A Tensor, also called a Riemannian Metric, which is symmetric and Positive Definite. Very roughly, the metric tensor is a function which tells how to compute the distance between
any two points in a given Space. Its components can be viewed as multiplication factors which must be placed in
front of the differential displacements in a generalized Pythagorean Theorem

(1) 
In Euclidean Space,
where is the Kronecker Delta (which is 0 for and
1 for ), reproducing the usual form of the Pythagorean Theorem

(2) 
The metric tensor is defined abstractly as an Inner Product of every Tangent Space of a Manifold such
that the Inner Product is a symmetric, nondegenerate, bilinear form on a Vector Space. This means that it
takes two Vectors
as arguments and produces a Real Number
such that

(3) 

(4) 

(5) 

(6) 

(7) 
with equality Iff .
In coordinate Notation (with respect to the basis),

(8) 

(9) 

(10) 
where
is the Minkowski Metric. This can also be written

(11) 
where

(14) 
gives

(15) 
The metric is Positive Definite, so a metric's Discriminant is Positive. For a metric in 2space,

(16) 
The Orthogonality of Contravariant and Covariant metrics stipulated by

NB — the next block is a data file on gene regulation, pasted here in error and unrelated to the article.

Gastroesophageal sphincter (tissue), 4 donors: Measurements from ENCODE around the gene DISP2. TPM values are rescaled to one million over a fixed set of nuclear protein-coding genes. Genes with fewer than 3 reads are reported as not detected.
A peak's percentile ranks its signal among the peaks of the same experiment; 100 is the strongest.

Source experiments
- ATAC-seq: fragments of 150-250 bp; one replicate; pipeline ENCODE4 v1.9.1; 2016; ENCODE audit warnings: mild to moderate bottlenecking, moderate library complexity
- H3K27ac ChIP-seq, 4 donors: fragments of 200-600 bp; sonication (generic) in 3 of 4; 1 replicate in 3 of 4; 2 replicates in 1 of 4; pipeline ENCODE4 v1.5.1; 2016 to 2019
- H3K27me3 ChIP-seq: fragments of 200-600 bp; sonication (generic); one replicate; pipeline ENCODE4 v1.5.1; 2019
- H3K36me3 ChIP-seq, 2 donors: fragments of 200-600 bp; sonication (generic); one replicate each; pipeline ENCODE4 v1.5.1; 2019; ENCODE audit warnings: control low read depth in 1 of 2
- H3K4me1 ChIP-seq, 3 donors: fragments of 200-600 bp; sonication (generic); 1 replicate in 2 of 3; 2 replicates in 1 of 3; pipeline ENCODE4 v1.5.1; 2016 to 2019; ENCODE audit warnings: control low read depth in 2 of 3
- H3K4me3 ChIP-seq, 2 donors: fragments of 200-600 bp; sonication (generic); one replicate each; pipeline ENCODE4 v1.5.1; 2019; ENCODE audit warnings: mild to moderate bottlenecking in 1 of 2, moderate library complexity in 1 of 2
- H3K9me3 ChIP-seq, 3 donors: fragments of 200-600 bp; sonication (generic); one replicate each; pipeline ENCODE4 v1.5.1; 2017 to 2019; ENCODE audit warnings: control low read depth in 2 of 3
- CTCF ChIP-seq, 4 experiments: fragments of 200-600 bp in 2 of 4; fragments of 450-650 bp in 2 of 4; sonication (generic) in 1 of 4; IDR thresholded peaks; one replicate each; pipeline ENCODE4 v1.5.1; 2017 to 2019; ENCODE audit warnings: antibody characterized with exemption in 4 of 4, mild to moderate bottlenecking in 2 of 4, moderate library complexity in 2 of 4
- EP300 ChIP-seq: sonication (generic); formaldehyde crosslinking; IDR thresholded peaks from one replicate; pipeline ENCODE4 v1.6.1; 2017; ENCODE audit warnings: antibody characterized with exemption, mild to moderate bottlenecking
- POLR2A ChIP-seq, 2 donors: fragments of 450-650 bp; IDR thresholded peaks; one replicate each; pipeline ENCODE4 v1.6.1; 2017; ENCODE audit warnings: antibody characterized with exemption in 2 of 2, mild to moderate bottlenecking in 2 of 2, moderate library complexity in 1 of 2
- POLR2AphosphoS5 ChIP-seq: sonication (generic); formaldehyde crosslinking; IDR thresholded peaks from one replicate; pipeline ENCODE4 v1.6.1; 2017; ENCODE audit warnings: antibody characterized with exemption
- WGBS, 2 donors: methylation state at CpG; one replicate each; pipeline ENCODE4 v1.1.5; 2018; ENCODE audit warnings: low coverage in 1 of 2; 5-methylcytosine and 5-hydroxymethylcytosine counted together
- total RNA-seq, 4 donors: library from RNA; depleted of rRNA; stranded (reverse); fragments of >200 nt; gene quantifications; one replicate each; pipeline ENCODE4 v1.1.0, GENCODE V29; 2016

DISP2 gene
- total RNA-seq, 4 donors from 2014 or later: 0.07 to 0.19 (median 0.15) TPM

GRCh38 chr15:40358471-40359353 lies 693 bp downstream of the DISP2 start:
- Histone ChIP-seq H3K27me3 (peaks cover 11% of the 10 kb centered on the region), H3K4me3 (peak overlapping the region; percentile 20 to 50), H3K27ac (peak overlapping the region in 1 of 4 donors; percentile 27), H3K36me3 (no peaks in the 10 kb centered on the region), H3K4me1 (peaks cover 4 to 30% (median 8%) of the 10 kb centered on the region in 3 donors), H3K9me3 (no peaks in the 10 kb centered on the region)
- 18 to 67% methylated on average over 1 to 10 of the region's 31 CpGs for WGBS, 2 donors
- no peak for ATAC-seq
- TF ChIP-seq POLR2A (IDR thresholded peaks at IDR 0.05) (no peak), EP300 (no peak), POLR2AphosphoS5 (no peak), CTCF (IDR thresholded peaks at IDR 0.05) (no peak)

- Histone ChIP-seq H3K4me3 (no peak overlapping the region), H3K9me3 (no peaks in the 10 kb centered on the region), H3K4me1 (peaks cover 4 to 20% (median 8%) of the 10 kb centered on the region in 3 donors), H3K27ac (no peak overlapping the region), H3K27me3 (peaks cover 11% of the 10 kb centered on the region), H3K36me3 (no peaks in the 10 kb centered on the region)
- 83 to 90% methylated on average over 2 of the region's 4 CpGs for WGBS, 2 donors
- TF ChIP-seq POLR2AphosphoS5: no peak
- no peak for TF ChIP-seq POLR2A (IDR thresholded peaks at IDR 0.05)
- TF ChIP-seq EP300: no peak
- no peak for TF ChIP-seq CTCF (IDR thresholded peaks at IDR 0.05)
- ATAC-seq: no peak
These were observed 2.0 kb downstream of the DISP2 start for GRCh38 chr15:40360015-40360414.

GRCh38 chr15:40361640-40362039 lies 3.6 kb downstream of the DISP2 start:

(17) 
for , ..., gives linear equations relating the quantities
and . Therefore, if metrics are known, the others can be determined.
In 2space,
If is symmetric, then
In Euclidean Space (and all other symmetric Spaces),

(23) 
so

(24) 
The Angle between two parametric curves is given by

(25) 
so

(26) 
and

(27) 
The Line Element can be written

(28) 
where Einstein Summation has been used. But

(29) 
so

(30) 
For Orthogonal coordinate systems, for , and the Line Element becomes (for 3space)
where
are called the Scale Factors.
See also Curvilinear Coordinates, Discriminant (Metric), Lichnerowicz Conditions, Line Element,
Metric, Metric Equivalence Problem, Minkowski Space, Scale Factor, Space
© 19969 Eric W. Weisstein
19990526